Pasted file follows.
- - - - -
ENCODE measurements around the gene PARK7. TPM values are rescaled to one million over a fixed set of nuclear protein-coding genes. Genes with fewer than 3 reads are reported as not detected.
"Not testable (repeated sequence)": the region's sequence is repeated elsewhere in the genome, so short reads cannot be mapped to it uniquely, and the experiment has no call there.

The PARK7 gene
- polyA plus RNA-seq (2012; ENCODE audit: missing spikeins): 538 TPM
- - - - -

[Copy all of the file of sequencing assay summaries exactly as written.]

ENCODE measurements around the gene PARK7. TPM values are rescaled to one million over a fixed set of nuclear protein-coding genes. Genes with fewer than 3 reads are reported as not detected.
"Not testable (repeated sequence)": the region's sequence is repeated elsewhere in the genome, so short reads cannot be mapped to it uniquely, and the experiment has no call there.

The PARK7 gene
- polyA plus RNA-seq (2012; ENCODE audit: missing spikeins): 538 TPM